THE public will get the chance to buy pieces of suffragette history as wood taken from a memorial tree is turned into new tributes.

The Suffragette Oak was planted in Kelvingrove Park, Glasgow, 100 years ago by organisations that fought for votes for women. However, it suffered major damage in Storm Ophelia in October, forcing the city council to chop into the historic tree to make it safe.

Now the off-cuts will to be crafted into new items to commemorate the work of the suffragettes after being gifted to Glasgow Women's Library yesterday. Enterprise development manager Sue John told The National: "The storm took a real slice out of it. If we hadn't been given the oak it would have been turned into woodchip. We will make something beautiful out of it that will raise funds for the continuation of the library and acknowledges the suffragettes."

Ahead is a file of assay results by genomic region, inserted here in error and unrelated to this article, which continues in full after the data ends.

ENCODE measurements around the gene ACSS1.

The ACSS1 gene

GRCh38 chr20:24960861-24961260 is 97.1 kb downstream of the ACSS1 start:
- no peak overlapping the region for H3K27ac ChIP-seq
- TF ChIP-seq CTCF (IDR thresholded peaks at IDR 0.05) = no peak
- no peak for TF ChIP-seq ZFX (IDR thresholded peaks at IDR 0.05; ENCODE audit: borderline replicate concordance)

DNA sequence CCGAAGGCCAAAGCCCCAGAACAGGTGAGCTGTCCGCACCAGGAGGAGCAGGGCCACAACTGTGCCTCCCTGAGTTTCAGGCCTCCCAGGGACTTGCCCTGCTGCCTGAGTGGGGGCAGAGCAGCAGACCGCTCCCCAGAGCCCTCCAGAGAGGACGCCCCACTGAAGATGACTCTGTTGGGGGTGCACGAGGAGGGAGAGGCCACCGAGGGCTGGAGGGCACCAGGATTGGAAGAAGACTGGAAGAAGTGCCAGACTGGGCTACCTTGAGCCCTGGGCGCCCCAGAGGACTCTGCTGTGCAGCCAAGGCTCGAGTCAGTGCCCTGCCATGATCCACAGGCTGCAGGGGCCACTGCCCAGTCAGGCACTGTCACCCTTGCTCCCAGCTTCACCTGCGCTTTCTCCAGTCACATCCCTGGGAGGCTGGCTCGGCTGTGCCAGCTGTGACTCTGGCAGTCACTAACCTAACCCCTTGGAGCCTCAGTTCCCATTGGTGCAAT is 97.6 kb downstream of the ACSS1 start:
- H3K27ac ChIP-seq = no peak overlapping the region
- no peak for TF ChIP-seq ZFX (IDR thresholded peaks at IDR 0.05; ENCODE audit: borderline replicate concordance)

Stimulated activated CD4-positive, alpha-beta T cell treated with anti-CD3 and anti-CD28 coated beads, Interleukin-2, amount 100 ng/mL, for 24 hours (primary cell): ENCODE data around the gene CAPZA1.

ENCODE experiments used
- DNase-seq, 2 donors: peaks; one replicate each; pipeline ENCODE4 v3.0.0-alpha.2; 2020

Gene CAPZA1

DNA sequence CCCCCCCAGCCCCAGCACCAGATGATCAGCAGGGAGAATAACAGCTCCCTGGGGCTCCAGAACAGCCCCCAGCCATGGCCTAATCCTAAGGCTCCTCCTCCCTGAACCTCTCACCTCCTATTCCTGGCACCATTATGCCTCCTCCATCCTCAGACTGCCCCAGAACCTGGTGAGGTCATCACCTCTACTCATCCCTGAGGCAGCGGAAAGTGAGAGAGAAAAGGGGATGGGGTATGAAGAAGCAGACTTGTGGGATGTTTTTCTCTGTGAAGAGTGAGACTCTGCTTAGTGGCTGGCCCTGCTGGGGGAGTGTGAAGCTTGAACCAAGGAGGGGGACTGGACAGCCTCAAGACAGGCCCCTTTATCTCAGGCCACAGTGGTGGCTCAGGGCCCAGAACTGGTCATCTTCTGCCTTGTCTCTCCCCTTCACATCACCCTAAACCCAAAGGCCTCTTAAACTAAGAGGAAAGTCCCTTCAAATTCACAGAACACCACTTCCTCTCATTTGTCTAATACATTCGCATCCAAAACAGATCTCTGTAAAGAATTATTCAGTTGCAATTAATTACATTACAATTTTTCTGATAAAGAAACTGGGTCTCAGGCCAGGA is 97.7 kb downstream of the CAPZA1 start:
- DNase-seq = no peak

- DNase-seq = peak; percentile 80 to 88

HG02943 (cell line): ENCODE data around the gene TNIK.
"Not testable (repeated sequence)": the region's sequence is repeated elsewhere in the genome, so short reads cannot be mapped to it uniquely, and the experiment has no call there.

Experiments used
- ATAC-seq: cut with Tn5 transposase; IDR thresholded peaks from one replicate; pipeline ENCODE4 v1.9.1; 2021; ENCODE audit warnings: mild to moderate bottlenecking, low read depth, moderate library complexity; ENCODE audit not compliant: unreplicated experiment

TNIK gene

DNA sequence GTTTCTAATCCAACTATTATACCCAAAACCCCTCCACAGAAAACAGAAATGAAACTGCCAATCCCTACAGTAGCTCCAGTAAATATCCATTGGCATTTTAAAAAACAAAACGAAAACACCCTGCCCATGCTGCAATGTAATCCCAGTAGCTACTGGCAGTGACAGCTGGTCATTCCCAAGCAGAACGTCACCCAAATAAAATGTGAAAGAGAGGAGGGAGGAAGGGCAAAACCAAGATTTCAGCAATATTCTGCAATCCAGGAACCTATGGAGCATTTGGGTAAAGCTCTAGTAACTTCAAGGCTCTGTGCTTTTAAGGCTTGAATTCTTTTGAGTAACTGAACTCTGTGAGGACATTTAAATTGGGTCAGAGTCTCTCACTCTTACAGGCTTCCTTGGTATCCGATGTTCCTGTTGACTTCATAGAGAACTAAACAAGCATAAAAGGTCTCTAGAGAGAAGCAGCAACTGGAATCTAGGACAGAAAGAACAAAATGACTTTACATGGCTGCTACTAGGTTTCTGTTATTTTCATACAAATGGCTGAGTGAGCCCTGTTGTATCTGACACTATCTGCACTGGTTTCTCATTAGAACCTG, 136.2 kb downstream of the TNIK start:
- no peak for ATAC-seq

Discussions on what to make will now begin, with the results available later this year. Glasgow City Council said: “Around 30 per cent of the Suffragette Oak’s canopy was lost as a result of damage caused by Storm Ophelia. The tree also suffered a large tear to its trunk. To make the tree safe, we’ve had to reduce its height and rebalance the canopy. This has altered the tree’s appearance, but it had to be done in a bid to save it and protect the public. The tree’s health will be closely monitored.”